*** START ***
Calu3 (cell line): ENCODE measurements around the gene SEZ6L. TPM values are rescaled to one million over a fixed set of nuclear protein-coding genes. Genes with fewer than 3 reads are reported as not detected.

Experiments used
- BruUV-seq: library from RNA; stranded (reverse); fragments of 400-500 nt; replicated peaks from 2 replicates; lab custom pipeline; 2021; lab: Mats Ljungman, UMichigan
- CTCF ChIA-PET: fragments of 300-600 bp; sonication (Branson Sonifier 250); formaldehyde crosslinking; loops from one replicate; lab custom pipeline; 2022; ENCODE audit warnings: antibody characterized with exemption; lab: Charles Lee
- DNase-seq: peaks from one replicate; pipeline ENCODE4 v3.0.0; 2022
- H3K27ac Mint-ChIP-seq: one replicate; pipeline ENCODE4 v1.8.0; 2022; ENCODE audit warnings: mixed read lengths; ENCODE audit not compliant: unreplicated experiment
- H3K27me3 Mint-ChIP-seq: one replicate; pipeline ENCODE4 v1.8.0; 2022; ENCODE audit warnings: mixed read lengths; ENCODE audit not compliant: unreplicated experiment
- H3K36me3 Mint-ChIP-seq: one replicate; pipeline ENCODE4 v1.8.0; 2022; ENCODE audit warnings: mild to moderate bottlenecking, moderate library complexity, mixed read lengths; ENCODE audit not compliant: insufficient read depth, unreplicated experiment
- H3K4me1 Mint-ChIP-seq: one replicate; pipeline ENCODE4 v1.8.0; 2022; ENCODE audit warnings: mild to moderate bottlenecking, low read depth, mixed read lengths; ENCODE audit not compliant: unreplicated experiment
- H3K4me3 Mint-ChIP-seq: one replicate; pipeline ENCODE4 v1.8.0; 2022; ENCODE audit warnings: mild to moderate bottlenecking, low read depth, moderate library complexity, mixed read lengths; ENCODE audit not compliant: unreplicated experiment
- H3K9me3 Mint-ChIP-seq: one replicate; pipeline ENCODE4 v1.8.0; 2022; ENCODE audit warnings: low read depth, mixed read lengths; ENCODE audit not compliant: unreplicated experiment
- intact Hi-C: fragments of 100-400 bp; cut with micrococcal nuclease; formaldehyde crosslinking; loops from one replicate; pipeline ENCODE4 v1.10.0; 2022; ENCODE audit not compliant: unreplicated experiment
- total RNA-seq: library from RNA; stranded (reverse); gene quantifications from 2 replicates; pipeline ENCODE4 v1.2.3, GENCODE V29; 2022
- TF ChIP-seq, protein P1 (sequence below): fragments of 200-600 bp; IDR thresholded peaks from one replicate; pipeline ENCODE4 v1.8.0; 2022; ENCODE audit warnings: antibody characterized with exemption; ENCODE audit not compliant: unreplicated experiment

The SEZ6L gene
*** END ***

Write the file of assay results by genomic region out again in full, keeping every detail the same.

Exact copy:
Calu3 (cell line): ENCODE measurements around the gene SEZ6L. TPM values are rescaled to one million over a fixed set of nuclear protein-coding genes. Genes with fewer than 3 reads are reported as not detected.

Experiments used
- BruUV-seq: library from RNA; stranded (reverse); fragments of 400-500 nt; replicated peaks from 2 replicates; lab custom pipeline; 2021; lab: Mats Ljungman, UMichigan
- CTCF ChIA-PET: fragments of 300-600 bp; sonication (Branson Sonifier 250); formaldehyde crosslinking; loops from one replicate; lab custom pipeline; 2022; ENCODE audit warnings: antibody characterized with exemption; lab: Charles Lee
- DNase-seq: peaks from one replicate; pipeline ENCODE4 v3.0.0; 2022
- H3K27ac Mint-ChIP-seq: one replicate; pipeline ENCODE4 v1.8.0; 2022; ENCODE audit warnings: mixed read lengths; ENCODE audit not compliant: unreplicated experiment
- H3K27me3 Mint-ChIP-seq: one replicate; pipeline ENCODE4 v1.8.0; 2022; ENCODE audit warnings: mixed read lengths; ENCODE audit not compliant: unreplicated experiment
- H3K36me3 Mint-ChIP-seq: one replicate; pipeline ENCODE4 v1.8.0; 2022; ENCODE audit warnings: mild to moderate bottlenecking, moderate library complexity, mixed read lengths; ENCODE audit not compliant: insufficient read depth, unreplicated experiment
- H3K4me1 Mint-ChIP-seq: one replicate; pipeline ENCODE4 v1.8.0; 2022; ENCODE audit warnings: mild to moderate bottlenecking, low read depth, mixed read lengths; ENCODE audit not compliant: unreplicated experiment
- H3K4me3 Mint-ChIP-seq: one replicate; pipeline ENCODE4 v1.8.0; 2022; ENCODE audit warnings: mild to moderate bottlenecking, low read depth, moderate library complexity, mixed read lengths; ENCODE audit not compliant: unreplicated experiment
- H3K9me3 Mint-ChIP-seq: one replicate; pipeline ENCODE4 v1.8.0; 2022; ENCODE audit warnings: low read depth, mixed read lengths; ENCODE audit not compliant: unreplicated experiment
- intact Hi-C: fragments of 100-400 bp; cut with micrococcal nuclease; formaldehyde crosslinking; loops from one replicate; pipeline ENCODE4 v1.10.0; 2022; ENCODE audit not compliant: unreplicated experiment
- total RNA-seq: library from RNA; stranded (reverse); gene quantifications from 2 replicates; pipeline ENCODE4 v1.2.3, GENCODE V29; 2022
- TF ChIP-seq, protein P1 (sequence below): fragments of 200-600 bp; IDR thresholded peaks from one replicate; pipeline ENCODE4 v1.8.0; 2022; ENCODE audit warnings: antibody characterized with exemption; ENCODE audit not compliant: unreplicated experiment

The SEZ6L gene